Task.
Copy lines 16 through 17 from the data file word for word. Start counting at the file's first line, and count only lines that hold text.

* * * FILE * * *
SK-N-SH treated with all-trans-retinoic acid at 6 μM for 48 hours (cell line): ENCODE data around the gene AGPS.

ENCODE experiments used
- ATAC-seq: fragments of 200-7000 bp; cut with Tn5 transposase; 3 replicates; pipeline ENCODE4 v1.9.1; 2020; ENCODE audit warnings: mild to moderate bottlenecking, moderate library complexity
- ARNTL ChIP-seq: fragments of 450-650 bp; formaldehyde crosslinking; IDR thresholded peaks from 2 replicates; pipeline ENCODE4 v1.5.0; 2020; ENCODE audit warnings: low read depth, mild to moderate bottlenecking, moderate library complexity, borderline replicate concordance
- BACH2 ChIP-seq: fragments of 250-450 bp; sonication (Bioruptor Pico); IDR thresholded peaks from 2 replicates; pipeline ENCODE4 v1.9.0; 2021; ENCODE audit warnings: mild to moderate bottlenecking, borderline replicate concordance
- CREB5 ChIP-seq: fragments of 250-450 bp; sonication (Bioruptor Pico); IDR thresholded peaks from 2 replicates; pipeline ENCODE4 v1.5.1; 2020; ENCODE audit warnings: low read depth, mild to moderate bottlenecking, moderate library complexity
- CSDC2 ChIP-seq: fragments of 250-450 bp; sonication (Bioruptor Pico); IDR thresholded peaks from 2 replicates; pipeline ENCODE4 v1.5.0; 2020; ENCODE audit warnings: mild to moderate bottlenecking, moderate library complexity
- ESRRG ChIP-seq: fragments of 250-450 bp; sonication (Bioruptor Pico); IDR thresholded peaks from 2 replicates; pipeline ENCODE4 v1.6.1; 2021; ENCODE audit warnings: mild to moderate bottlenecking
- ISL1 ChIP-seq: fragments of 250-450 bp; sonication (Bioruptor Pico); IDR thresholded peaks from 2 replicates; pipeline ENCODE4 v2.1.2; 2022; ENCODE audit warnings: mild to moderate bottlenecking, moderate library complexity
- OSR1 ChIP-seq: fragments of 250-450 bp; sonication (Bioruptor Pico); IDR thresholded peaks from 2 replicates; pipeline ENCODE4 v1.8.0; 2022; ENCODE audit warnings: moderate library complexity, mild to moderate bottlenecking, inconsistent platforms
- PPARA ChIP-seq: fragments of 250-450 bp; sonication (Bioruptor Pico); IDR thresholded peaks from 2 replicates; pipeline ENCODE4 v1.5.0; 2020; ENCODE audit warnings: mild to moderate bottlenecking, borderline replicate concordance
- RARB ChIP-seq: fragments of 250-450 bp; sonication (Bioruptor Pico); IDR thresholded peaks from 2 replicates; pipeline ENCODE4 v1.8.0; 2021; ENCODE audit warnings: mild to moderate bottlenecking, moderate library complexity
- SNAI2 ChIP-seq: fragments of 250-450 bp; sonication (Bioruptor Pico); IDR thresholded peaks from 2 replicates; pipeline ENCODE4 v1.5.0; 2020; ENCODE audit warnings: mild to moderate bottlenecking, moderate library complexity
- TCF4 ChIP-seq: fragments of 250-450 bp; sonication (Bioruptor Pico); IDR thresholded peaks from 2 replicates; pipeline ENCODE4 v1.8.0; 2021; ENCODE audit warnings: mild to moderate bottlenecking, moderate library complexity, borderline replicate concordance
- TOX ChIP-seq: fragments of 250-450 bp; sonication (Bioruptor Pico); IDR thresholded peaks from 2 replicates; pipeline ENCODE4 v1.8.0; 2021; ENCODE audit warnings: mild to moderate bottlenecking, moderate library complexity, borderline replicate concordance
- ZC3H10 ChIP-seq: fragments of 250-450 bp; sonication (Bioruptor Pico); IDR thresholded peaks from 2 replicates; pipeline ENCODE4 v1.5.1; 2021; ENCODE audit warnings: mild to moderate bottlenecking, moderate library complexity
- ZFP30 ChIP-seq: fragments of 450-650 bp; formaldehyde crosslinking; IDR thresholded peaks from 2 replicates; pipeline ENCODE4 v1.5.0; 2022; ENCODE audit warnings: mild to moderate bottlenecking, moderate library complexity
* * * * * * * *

- ZC3H10 ChIP-seq: fragments of 250-450 bp; sonication (Bioruptor Pico); IDR thresholded peaks from 2 replicates; pipeline ENCODE4 v1.5.1; 2021; ENCODE audit warnings: mild to moderate bottlenecking, moderate library complexity
- ZFP30 ChIP-seq: fragments of 450-650 bp; formaldehyde crosslinking; IDR thresholded peaks from 2 replicates; pipeline ENCODE4 v1.5.0; 2022; ENCODE audit warnings: mild to moderate bottlenecking, moderate library complexity